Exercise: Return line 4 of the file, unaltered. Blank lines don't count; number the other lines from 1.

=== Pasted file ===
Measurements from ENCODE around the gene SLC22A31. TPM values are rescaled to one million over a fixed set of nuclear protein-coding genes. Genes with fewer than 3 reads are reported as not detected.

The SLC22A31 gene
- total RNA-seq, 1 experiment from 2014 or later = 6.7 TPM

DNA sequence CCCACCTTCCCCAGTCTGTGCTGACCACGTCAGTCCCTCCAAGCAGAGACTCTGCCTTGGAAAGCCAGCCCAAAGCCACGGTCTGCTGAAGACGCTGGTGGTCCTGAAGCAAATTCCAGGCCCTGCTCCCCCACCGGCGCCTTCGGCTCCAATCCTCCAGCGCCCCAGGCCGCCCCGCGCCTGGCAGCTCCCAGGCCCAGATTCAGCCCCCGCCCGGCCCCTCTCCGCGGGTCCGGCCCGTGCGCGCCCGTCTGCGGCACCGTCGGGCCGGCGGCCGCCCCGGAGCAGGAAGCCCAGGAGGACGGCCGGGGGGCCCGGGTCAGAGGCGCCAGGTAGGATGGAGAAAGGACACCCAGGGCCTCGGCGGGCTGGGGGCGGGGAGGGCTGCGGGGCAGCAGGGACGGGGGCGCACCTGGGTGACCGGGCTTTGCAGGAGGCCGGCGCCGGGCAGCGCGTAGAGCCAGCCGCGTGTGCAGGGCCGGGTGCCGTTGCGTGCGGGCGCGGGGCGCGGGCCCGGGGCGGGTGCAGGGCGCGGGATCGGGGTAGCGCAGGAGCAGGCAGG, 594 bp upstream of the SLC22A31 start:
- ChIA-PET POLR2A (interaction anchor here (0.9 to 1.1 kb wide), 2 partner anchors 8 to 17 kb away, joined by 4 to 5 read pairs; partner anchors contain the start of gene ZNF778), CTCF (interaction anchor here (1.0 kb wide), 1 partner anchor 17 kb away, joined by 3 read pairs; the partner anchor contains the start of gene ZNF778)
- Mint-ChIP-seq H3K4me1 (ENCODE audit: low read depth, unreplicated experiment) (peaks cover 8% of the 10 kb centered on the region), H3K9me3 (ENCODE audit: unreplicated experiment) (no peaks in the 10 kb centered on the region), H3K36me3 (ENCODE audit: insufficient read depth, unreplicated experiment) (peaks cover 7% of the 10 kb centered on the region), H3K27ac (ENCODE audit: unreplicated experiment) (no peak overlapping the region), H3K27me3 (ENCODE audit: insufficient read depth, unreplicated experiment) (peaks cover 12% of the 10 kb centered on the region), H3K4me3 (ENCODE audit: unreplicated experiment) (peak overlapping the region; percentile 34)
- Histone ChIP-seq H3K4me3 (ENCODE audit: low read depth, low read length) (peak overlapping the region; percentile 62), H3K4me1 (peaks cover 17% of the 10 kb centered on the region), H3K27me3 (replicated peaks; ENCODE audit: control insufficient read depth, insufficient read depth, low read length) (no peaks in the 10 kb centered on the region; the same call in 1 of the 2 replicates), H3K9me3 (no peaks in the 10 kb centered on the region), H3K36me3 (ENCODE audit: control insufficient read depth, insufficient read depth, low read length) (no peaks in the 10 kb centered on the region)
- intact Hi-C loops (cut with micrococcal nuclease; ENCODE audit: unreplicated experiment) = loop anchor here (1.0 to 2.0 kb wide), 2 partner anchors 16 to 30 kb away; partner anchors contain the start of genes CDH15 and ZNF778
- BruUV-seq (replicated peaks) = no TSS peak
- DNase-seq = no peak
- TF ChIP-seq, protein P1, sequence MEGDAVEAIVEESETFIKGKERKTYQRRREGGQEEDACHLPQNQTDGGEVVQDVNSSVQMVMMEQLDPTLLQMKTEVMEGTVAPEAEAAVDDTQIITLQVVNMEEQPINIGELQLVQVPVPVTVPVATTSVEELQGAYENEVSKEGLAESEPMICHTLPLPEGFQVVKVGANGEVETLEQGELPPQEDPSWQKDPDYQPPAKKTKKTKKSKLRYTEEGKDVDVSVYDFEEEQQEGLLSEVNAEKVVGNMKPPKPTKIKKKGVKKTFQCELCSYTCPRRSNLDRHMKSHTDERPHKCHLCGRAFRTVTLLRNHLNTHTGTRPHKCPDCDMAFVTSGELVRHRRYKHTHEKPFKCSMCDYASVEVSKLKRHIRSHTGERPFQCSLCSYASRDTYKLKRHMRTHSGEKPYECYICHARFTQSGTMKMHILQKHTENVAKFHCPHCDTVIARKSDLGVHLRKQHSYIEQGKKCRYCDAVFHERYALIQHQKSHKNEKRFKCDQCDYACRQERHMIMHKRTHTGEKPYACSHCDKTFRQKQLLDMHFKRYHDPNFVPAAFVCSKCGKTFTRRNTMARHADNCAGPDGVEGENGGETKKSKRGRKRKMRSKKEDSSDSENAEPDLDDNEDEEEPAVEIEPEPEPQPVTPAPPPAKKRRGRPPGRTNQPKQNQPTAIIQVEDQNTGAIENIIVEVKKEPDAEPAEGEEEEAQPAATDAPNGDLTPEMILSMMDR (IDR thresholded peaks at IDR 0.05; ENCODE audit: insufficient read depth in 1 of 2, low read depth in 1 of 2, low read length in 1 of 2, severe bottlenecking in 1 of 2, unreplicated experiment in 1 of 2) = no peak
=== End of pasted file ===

DNA sequence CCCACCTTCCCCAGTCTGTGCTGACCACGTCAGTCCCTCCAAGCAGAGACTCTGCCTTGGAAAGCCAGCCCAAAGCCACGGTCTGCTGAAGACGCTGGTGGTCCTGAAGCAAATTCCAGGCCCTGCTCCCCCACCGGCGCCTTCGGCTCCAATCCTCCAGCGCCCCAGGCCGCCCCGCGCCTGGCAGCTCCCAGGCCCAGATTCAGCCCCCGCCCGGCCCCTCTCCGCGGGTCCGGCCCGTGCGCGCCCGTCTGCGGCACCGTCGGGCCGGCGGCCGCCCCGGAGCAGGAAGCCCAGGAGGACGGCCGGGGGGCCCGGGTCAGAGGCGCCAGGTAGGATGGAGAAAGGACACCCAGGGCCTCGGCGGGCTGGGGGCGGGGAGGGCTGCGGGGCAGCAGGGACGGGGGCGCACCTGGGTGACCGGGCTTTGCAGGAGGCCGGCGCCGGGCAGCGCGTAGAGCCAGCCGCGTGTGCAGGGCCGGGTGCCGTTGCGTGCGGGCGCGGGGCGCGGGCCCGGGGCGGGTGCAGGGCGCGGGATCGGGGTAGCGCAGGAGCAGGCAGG, 594 bp upstream of the SLC22A31 start: